Democratic Rep. Ilhan Omar apologized Monday afternoon for controversial tweets about the Israel lobby in the United States after her comments were denounced by House Democratic leaders as “anti-Semitic tropes.”
In a post on Twitter, Omar “unequivocally” apologized for the earlier tweets and said her intention was “never to offend my constituents or Jewish Americans as a whole.” But the freshman lawmaker, who was one of the first two Muslim women elected to Congress last fall, added that she was not backing down on the “problematic role of lobbyists in our politics.”
Earlier Monday, House Speaker Nancy Pelosi and other Democratic leaders demanded the Minnesota Democrat apologize, which she did just before 3 p.m.
“Legitimate criticism of Israel’s policies is protected by the values of free speech and democratic debate that the United States and Israel share,” the leaders said in a joint statement. “But Congresswoman Omar’s use of anti-Semitic tropes and prejudicial accusations about Israel’s supporters is deeply offensive. We condemn these remarks and we call upon Congresswoman Omar to immediately apologize for these hurtful comments.”
In a post on Twitter, Pelosi said she and Omar had discussed the tweets.
A proponent of the BDS — Boycott, Divestment and Sanctions — movement aimed at putting economic and political pressure on Israel over its treatment of Palestinians, Omar first tweeted Sunday night that money was driving U.S. politicians to defend Israel.
She then tweeted that AIPAC — the American Israeli Public Affairs Committee — was paying politicians to support Israel.
Omar, a Somali refugee, came under fire from Democrats and Republicans who viewed the comment about a want for “Benjamins” being the reason why Israel is so solidly supported by the U.S. government as an anti-Semitic trope involving Jews and money.
Rep. Omar’s use of an anti-Semitic stereotype was offensive and irresponsible.
This kind of intolerance has no place in Congress—or anywhere in American society.
No one should invoke anti-Semitic tropes during policy disagreements.
— Chuck Schumer (@SenSchumer) February 11, 2019
For nearly two weeks, Rep. @IlhanMN has avoided meeting with me to discuss why anti-Semitic tropes like these are hurtful to so many Americans. There is absolutely no place for this rhetoric in Congress — or anywhere. https://t.co/0arhEAVyXO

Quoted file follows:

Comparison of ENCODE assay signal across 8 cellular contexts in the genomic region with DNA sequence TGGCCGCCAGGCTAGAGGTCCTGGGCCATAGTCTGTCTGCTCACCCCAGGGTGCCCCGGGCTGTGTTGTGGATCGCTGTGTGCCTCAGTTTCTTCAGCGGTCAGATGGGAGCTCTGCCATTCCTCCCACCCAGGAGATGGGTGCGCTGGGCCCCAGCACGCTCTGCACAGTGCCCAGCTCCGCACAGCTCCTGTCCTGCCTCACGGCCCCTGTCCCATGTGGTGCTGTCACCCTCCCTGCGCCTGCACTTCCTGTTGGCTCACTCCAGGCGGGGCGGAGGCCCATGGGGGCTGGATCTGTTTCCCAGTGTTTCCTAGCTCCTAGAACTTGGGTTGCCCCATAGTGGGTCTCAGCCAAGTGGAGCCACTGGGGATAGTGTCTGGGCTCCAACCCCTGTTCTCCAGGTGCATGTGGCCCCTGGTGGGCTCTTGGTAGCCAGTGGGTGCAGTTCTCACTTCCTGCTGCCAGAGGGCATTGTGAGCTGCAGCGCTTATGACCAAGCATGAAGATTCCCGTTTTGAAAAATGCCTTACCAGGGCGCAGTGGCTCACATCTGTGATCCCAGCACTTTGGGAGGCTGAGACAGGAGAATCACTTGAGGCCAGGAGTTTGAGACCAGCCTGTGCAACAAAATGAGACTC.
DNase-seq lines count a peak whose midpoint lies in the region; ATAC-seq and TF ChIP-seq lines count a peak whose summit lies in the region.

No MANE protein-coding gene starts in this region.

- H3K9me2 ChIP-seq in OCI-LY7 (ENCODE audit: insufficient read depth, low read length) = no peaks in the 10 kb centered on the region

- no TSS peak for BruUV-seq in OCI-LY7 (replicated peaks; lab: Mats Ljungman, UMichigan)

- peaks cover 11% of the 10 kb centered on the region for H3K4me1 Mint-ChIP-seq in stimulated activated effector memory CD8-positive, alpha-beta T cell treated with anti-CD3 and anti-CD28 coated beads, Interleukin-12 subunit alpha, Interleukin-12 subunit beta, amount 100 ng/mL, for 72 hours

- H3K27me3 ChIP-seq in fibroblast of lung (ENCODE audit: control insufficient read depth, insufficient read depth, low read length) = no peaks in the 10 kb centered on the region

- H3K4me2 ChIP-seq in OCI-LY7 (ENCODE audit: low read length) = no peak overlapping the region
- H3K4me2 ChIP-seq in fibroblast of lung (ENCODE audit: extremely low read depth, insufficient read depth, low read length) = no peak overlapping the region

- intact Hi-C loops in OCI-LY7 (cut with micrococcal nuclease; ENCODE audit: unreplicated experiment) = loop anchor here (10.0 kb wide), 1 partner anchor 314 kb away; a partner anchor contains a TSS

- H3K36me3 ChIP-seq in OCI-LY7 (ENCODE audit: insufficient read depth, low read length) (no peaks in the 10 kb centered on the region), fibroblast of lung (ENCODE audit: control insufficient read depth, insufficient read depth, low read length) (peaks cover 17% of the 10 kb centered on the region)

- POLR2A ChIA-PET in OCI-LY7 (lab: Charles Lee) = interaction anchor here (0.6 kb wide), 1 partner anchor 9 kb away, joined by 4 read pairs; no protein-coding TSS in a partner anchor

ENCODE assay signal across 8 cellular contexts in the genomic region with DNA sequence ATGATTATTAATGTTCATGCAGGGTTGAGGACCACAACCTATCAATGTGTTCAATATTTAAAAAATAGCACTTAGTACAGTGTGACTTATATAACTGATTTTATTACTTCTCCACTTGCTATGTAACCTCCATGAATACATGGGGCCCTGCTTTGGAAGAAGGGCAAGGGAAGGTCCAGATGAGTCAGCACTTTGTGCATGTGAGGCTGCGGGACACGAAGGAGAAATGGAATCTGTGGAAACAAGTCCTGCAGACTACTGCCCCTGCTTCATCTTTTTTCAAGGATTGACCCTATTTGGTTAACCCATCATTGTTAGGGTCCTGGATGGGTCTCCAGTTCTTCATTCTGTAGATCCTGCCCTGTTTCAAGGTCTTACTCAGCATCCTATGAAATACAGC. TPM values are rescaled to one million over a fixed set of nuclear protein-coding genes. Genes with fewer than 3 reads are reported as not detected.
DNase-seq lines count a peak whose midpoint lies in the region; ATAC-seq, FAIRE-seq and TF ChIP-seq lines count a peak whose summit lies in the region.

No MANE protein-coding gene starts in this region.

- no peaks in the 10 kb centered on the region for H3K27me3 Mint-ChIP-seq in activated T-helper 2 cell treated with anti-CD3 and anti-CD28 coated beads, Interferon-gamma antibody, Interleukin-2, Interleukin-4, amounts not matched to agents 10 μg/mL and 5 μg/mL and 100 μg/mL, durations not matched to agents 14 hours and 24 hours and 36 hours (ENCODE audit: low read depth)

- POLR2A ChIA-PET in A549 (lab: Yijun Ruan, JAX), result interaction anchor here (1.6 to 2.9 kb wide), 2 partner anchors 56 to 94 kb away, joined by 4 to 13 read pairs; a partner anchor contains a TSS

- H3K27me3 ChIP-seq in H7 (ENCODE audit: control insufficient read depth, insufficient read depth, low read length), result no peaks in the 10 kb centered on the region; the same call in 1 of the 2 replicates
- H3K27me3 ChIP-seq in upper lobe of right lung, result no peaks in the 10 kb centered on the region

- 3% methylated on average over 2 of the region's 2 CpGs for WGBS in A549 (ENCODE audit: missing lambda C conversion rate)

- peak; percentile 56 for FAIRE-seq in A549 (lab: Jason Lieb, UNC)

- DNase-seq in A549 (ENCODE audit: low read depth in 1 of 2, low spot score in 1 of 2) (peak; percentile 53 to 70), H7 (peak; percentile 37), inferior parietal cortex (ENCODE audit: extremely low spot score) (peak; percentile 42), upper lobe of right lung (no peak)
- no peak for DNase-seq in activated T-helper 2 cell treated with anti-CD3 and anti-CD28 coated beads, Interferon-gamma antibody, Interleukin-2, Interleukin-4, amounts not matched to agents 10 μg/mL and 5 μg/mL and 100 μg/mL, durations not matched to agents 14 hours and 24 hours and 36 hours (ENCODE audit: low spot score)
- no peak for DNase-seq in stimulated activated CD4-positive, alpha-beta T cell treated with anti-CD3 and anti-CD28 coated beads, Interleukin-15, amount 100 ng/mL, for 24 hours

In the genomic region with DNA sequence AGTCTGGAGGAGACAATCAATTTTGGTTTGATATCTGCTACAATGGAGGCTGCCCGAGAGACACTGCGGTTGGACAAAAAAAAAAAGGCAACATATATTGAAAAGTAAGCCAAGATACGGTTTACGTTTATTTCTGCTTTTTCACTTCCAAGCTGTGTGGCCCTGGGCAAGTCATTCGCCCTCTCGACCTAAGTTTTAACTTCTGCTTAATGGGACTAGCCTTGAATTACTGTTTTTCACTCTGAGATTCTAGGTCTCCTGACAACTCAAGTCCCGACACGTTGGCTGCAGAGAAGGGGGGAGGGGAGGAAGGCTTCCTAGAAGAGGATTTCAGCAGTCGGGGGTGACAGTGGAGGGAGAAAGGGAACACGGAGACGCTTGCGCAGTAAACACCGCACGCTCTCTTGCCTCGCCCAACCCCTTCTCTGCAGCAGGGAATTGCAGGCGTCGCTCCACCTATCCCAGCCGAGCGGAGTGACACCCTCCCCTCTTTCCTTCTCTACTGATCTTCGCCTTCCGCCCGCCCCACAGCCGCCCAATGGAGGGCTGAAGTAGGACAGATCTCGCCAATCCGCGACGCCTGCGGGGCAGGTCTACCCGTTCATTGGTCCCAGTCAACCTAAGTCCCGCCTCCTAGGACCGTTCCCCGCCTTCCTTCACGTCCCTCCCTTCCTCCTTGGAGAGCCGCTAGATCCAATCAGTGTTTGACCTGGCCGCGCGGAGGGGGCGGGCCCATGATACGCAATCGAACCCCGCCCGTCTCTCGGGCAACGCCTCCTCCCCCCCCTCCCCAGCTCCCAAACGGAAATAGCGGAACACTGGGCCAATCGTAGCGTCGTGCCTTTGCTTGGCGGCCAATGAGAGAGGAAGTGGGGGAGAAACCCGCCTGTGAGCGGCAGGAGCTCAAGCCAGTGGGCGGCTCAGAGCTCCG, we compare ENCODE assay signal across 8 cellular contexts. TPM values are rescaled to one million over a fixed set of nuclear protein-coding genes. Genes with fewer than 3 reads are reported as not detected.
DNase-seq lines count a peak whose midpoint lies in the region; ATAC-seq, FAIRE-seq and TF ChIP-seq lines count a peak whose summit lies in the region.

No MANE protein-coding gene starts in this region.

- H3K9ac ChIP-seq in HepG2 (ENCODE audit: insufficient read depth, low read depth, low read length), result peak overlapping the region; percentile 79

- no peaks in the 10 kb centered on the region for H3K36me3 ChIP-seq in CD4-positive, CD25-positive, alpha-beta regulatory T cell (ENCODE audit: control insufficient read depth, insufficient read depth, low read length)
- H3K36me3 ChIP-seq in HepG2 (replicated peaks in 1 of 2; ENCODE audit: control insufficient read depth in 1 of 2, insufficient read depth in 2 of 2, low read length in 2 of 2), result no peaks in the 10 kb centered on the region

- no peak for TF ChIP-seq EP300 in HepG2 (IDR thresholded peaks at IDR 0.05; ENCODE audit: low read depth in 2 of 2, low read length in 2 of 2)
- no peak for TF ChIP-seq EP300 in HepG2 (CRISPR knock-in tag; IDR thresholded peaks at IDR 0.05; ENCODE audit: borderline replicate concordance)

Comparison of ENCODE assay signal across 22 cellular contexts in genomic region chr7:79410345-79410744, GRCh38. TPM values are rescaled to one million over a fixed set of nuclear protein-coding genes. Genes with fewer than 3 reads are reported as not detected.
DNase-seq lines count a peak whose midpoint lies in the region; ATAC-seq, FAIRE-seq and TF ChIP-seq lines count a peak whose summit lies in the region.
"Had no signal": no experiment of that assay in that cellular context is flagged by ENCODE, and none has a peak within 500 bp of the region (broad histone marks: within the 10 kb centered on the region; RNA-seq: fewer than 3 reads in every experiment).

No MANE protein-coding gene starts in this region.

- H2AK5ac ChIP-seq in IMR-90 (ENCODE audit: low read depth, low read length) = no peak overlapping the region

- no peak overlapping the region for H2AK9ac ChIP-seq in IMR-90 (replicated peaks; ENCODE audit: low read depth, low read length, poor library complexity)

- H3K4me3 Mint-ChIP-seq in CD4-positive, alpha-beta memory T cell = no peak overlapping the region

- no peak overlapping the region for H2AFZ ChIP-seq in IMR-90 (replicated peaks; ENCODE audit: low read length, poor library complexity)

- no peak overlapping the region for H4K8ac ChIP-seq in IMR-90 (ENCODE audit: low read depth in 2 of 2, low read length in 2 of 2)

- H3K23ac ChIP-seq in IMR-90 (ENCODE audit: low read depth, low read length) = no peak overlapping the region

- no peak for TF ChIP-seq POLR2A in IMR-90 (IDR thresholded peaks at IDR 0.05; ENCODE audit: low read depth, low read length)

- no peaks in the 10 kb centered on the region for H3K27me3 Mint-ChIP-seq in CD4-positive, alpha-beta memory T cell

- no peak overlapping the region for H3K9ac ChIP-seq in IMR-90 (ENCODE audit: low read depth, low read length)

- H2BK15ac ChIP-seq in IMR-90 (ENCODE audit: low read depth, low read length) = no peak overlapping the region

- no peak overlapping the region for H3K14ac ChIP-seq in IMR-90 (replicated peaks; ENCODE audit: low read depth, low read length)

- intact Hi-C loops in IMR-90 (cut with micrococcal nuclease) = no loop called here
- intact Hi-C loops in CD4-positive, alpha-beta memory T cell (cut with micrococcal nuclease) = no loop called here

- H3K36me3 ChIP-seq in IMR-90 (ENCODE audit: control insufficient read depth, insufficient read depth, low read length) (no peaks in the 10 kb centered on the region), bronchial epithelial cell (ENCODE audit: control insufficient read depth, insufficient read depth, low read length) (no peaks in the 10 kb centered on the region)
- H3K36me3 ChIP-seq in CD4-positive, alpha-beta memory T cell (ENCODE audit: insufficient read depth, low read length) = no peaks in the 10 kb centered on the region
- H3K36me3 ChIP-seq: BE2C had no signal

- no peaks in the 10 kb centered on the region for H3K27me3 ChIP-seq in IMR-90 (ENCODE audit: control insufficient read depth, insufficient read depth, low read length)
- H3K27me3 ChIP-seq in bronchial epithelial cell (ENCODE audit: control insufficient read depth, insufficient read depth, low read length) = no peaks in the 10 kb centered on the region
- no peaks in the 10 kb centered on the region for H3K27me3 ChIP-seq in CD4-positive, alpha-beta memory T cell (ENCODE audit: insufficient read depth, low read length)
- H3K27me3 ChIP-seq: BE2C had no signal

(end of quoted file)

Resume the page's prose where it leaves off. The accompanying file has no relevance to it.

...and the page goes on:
— Rep Josh Gottheimer (@RepJoshG) February 11, 2019
One of the oldest Anti-Semitic conspiracies is about Jewish money as an instrument of global domination.
See the fake anti-Semitic “Protocols of Zion”.
She might as well have tweeted: “IN OUR HANDS IS THE GREATEST POWER OF OUR DAY—GOLD”
— Marco Rubio (@marcorubio) February 11, 2019
AIPAC, a nonprofit that does not donate directly to candidates but works to promote a staunchly pro-Israel message in Washington, responded to Omar, tweeting that it is “proud that we are engaged in the democratic process to strengthen the US-Israel relationship.”
“Our bipartisan efforts are reflective of American values and interests,” the group’s tweet continued. “We will not be deterred in any way by ill-informed and illegitimate attacks on this important work.”
Chelsea Clinton, the daughter of former President Bill Clinton and former Secretary of State Hillary Clinton, tweeted that she would reach out to Omar’s office on Monday to discuss “anti-Semitic tropes.” Omar tweeted that she would be happy to chat with Clinton.
Hi Melissa – I will reach out to her tomorrow. I also think we have to call out anti-Semitic language and tropes on all sides, particularly in our elected officials and particularly now.
— Chelsea Clinton (@ChelseaClinton) February 11, 2019
Omar, a member of the House Foreign Affairs Committee, was originally responding in her earliest tweet to criticism from House Minority Leader Kevin McCarthy over her prior comments regarding Israel. McCarthy and other Republicans have called on Democratic leadership to “take action” regarding Omar and fellow Democratic Rep. Rashida Tlaib of Michigan,…